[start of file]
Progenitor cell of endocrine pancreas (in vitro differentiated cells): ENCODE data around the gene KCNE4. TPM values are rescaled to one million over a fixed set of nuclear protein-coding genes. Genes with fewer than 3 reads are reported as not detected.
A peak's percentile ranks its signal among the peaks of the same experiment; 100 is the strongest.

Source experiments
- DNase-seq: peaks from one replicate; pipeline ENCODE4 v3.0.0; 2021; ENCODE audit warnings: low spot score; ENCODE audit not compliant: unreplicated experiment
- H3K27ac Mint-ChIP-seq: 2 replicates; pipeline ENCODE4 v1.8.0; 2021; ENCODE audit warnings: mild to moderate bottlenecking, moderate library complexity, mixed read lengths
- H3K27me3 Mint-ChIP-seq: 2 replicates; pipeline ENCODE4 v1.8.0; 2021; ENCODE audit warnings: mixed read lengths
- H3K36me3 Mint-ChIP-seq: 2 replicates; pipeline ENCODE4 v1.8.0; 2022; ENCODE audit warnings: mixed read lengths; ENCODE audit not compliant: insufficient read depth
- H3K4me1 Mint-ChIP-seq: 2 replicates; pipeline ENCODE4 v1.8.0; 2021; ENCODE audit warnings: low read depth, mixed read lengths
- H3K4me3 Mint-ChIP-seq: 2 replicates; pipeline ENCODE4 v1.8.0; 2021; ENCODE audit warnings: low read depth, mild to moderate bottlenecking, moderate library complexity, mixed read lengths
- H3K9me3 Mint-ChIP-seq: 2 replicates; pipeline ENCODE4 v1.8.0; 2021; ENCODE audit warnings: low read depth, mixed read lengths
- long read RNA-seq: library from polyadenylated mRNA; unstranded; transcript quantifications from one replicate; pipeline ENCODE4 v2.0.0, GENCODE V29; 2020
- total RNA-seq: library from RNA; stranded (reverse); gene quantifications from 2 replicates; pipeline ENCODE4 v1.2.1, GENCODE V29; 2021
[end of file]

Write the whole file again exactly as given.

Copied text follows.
Progenitor cell of endocrine pancreas (in vitro differentiated cells): ENCODE data around the gene KCNE4. TPM values are rescaled to one million over a fixed set of nuclear protein-coding genes. Genes with fewer than 3 reads are reported as not detected.
A peak's percentile ranks its signal among the peaks of the same experiment; 100 is the strongest.

Source experiments
- DNase-seq: peaks from one replicate; pipeline ENCODE4 v3.0.0; 2021; ENCODE audit warnings: low spot score; ENCODE audit not compliant: unreplicated experiment
- H3K27ac Mint-ChIP-seq: 2 replicates; pipeline ENCODE4 v1.8.0; 2021; ENCODE audit warnings: mild to moderate bottlenecking, moderate library complexity, mixed read lengths
- H3K27me3 Mint-ChIP-seq: 2 replicates; pipeline ENCODE4 v1.8.0; 2021; ENCODE audit warnings: mixed read lengths
- H3K36me3 Mint-ChIP-seq: 2 replicates; pipeline ENCODE4 v1.8.0; 2022; ENCODE audit warnings: mixed read lengths; ENCODE audit not compliant: insufficient read depth
- H3K4me1 Mint-ChIP-seq: 2 replicates; pipeline ENCODE4 v1.8.0; 2021; ENCODE audit warnings: low read depth, mixed read lengths
- H3K4me3 Mint-ChIP-seq: 2 replicates; pipeline ENCODE4 v1.8.0; 2021; ENCODE audit warnings: low read depth, mild to moderate bottlenecking, moderate library complexity, mixed read lengths
- H3K9me3 Mint-ChIP-seq: 2 replicates; pipeline ENCODE4 v1.8.0; 2021; ENCODE audit warnings: low read depth, mixed read lengths
- long read RNA-seq: library from polyadenylated mRNA; unstranded; transcript quantifications from one replicate; pipeline ENCODE4 v2.0.0, GENCODE V29; 2020
- total RNA-seq: library from RNA; stranded (reverse); gene quantifications from 2 replicates; pipeline ENCODE4 v1.2.1, GENCODE V29; 2021